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Joseph Plunkett
Joseph Mary Plunkett from Dublin was based in the GPO during the Easter Rising Photo: National Library of Ireland

Joseph Plunkett

Joseph Mary Plunkett was born on 21 November 1887 at 26 Upper Fitzwilliam Street on the southside of Dublin city. One of seven children and the eldest son of writer, nationalist and papal count George Noble Plunkett and Mary Plunkett, his childhood years were spent at his parents' Dublin home and at rented properties on the city’s outskirts, in Templeogue and Enniskerry. Plagued by ill-health from an early age, he endured repeated surgery to remove tubercular glands that left him badly scarred and looking, in the words of Dublin observer, ‘as emaciated as a Spanish Saint in his prison cell at Toledo’. Hugely intelligent, Plunkett received his primary education at the Catholic University School on Leeson Street, from where he progressed to attend, briefly, a Marist School in Paris before returning home to enter Belvedere College. He progressed to another Jesuit college, Stonyhurst in Lancashire where he studied philosophy for two years.

A devout Catholic and romantic nationalist, his intellectual interests were stimulated by his parents, by friends, by reading and by travel: he spent, for instance, some months in Sicily with his mother in early 1911 and the following year he travelled to Algiers where he studied Arabic language and literature. One of his most significant friendships was that forged with Thomas MacDonagh, who tutored him in Irish in preparation for the University College Dublin matriculation examinations and who encouraged his interest in poetry, assisting him in publishing a volume of verse, The Circle and the Sword, in 1911. In June 1913, Plunkett purchased The Irish Review, the literary and intellectual magazine founded by MacDonagh which had run into financial difficulty. He became the journal’s editor, shifting its focus towards politics, using it to promote Arthur Griffth’s Sinn Féin policies, the striking workers during the Lockout and, subsequently, the politics of revolutionary separatism. Plunkett had attended the inaugural meeting of the Irish Volunteers in November 1913, joining its Provisional Committee and using his journal to propagandise on its behalf. In the interests of unity, Plunkett did not oppose the Redmondite takeover of the Volunteers in June 1914, but he did oppose Redmond’s pledge of Volunteer support for the British war effort at Woodenbridge on 20 September 1914. Even before that, on 9 September, he attended a secret meeting at the Gaelic League headquarters organised by IRB men Thomas Clarke and Seán Mac Diarmada at which it was determined to stage an uprising over the course of the war.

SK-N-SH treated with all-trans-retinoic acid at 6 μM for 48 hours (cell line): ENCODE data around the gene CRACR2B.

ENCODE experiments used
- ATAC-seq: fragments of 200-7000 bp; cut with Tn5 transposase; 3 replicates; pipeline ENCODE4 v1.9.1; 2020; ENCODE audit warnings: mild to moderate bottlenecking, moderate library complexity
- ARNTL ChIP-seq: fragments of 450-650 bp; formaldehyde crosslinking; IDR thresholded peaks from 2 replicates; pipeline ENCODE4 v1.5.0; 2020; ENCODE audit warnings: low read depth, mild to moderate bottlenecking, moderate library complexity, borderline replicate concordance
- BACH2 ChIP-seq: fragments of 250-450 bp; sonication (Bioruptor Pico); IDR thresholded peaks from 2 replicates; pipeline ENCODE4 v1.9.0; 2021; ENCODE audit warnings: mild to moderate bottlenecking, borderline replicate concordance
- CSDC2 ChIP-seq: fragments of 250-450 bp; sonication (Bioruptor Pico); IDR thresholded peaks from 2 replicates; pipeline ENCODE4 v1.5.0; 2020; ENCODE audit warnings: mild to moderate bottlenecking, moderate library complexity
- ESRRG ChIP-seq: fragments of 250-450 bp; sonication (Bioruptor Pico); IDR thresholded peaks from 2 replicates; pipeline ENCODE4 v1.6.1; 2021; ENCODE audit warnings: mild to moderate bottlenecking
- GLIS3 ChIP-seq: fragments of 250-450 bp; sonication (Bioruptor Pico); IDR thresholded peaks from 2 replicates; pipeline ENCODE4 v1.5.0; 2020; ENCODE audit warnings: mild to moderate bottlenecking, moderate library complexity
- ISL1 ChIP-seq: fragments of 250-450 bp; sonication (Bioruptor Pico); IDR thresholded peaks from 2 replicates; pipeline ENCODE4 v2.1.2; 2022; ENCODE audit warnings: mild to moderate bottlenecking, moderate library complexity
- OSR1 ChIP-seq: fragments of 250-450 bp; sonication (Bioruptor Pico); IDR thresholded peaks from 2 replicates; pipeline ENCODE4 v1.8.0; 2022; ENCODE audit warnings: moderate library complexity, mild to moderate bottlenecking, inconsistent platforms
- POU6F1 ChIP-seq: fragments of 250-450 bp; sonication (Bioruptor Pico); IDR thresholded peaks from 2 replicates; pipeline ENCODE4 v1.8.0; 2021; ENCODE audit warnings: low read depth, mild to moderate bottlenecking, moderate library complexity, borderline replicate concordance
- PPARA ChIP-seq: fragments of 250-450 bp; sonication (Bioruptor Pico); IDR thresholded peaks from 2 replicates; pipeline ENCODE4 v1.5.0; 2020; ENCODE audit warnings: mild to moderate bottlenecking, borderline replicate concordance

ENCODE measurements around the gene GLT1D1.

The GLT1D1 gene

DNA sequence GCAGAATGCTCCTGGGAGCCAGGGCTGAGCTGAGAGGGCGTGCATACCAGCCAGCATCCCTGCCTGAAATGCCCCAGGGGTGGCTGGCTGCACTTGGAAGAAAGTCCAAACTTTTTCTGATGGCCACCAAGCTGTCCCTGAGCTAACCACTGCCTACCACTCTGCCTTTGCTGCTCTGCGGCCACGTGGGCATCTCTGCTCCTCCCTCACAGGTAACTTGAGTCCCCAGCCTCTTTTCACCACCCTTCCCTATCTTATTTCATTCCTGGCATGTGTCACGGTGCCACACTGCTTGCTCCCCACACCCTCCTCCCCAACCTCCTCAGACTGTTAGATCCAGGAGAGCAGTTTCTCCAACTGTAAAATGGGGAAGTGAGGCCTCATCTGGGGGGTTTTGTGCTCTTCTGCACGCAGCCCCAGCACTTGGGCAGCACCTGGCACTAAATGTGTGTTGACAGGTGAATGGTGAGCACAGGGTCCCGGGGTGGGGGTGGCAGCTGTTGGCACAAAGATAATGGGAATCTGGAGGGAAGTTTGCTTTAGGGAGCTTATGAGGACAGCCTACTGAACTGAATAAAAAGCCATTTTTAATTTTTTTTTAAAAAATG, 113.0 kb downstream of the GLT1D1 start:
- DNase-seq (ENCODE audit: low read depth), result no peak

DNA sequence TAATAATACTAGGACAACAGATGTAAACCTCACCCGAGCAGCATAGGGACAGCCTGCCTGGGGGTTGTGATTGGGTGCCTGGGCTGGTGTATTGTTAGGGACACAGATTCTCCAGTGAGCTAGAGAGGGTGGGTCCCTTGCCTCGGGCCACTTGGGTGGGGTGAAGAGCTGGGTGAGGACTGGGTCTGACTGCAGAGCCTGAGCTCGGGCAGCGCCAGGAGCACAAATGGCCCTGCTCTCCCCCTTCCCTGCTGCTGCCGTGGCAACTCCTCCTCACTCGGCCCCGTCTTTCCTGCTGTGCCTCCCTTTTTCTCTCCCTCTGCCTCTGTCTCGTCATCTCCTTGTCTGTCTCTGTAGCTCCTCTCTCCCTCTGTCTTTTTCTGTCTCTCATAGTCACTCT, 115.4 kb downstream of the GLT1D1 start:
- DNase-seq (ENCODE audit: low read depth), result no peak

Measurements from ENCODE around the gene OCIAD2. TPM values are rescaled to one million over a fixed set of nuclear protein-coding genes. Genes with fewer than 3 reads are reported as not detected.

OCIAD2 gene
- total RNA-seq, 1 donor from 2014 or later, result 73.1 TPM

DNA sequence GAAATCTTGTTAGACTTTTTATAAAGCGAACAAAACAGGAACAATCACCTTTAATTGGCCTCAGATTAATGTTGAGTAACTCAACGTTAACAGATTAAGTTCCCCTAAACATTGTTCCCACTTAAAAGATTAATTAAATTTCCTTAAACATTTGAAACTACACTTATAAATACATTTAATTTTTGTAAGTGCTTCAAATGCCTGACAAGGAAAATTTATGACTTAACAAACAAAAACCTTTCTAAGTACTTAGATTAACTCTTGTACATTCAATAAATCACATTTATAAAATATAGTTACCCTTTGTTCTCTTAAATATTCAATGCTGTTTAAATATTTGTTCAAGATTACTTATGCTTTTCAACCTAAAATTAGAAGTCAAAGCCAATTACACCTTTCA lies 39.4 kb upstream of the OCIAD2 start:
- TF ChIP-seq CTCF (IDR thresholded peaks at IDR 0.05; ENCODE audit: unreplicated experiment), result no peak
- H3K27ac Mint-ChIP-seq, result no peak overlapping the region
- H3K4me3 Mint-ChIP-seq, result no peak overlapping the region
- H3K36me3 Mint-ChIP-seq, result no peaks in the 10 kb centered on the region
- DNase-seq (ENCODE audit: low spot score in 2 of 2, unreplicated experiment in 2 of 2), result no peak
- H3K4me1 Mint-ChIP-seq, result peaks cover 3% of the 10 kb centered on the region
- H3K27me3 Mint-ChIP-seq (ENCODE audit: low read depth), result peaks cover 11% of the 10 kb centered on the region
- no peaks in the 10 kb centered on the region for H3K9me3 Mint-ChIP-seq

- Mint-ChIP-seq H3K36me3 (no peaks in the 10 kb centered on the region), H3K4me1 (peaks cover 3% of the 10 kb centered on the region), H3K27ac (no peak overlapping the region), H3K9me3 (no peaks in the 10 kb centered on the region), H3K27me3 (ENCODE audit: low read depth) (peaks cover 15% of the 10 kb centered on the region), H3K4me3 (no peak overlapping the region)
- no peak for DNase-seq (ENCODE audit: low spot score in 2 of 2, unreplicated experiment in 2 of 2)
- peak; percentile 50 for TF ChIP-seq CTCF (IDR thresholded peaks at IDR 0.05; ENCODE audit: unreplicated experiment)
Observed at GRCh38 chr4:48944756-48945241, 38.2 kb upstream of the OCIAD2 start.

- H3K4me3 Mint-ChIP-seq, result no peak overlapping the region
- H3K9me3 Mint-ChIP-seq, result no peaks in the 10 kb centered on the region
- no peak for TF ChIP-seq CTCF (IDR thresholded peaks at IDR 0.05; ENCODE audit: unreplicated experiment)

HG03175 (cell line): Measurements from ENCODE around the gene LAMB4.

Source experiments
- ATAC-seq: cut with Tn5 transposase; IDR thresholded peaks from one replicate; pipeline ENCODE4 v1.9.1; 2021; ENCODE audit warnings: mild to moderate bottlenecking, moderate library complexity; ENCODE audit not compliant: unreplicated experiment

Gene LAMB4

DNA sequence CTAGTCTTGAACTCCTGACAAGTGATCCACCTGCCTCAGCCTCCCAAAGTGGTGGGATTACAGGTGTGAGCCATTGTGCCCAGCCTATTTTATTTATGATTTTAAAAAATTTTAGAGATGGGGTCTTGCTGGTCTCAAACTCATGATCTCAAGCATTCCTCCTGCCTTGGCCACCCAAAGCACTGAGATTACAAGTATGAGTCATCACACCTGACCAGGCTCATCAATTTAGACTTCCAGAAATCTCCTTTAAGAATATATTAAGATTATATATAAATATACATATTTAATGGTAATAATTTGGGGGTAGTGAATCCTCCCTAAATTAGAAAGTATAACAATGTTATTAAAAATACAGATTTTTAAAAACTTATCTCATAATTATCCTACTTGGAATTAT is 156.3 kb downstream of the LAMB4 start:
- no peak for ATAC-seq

Plunkett was a key figure in the planning of the Rising. He was inducted into the IRB, becoming its Director of Military Operations, and in April 1915 he joined Roger Casement in Berlin in attempt to secure German support and arms. Together they presented a plan known as the Ireland Report, principally authored by Plunkett, which set out the basic military strategy for the Rising to come, centring on the seizure of key buildings in the capital.

In May 1915, he was appointed to the IRB's Military Council and from then onward, his home at Larkfield in Kimmage, originally purchased by his mother, was used as a store for weapons. When it came to Easter week 1916, Plunkett’s involvement was limited by ill-health – he underwent major surgery on neck glands at the beginning of April. Nevertheless, he, along with Mac Diarmada, were believed to have been responsible for a forged ‘Dublin Castle document’, which suggested that the authorities were set to suppress the Irish Volunteers, the purpose of their intrigue being to convince a sceptical Eoin MacNeill to support the Rising planned for that weekend. With MacNeill’s countermanding order, the rebellion that took place was not that envisaged by Plunkett. Even so, Plunkett put his name to the proclamation and served, swathed in post-operative bandages, in the GPO for the duration of Easter week. After the surrender he was tried by court-martial and executed by firing squad on 4 May 1916. Hours before his death, Plunkett had been permitted to marry his fiancée Grace Gifford, an illustrator and sister in law of Thomas MacDonagh. The service took place in the chapel of Kilmainham Gaol on the evening before his execution and later that night the newlyweds were allowed 10 minutes together in Plunkett’s cell.

Dr Fearghal McGarry of Queen's University Belfast explains how Joseph Plunkett became one of the seven signatories of the Proclamation. 

Further Reading:

Honor Ó Brolcháin, 16 Lives: Joseph Plunkett (O’Brien Press)


Century Ireland

The Century Ireland project is an online historical newspaper that tells the story of the events of Irish life a century ago.